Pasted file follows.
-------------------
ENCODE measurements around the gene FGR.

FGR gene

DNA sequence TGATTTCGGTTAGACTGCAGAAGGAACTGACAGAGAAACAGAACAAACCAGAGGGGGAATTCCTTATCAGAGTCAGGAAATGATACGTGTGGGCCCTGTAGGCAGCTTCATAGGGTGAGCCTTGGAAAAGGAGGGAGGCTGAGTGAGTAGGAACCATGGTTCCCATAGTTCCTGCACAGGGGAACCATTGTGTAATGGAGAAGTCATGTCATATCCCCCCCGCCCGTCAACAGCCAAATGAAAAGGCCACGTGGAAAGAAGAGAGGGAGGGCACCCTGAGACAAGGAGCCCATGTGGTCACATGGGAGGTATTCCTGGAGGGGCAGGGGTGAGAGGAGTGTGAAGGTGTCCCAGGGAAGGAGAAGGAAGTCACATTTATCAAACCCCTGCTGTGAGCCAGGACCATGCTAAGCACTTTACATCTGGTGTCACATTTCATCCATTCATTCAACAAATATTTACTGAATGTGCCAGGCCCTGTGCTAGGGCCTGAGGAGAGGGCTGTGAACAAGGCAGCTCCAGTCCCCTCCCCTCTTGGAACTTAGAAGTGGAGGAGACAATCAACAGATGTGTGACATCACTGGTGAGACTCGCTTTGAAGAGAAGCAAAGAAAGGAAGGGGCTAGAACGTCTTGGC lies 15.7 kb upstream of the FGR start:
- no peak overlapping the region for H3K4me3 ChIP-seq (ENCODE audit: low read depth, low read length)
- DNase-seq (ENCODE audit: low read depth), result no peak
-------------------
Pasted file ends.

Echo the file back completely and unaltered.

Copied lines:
ENCODE measurements around the gene FGR.

FGR gene

DNA sequence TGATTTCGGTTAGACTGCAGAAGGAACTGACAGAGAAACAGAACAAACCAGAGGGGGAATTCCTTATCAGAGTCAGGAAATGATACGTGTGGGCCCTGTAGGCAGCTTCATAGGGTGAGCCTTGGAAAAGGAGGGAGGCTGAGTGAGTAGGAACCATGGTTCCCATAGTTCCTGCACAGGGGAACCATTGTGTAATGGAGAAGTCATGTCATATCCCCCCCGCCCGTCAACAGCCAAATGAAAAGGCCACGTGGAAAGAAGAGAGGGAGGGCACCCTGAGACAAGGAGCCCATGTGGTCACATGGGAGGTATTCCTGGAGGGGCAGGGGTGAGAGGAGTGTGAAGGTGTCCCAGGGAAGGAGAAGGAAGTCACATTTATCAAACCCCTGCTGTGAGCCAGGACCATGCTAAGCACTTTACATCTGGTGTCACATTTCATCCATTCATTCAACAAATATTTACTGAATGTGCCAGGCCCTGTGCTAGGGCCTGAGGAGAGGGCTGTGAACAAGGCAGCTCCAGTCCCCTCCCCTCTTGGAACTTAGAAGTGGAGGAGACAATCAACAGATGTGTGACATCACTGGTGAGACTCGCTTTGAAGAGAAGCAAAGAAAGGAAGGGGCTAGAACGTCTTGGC lies 15.7 kb upstream of the FGR start:
- no peak overlapping the region for H3K4me3 ChIP-seq (ENCODE audit: low read depth, low read length)
- DNase-seq (ENCODE audit: low read depth), result no peak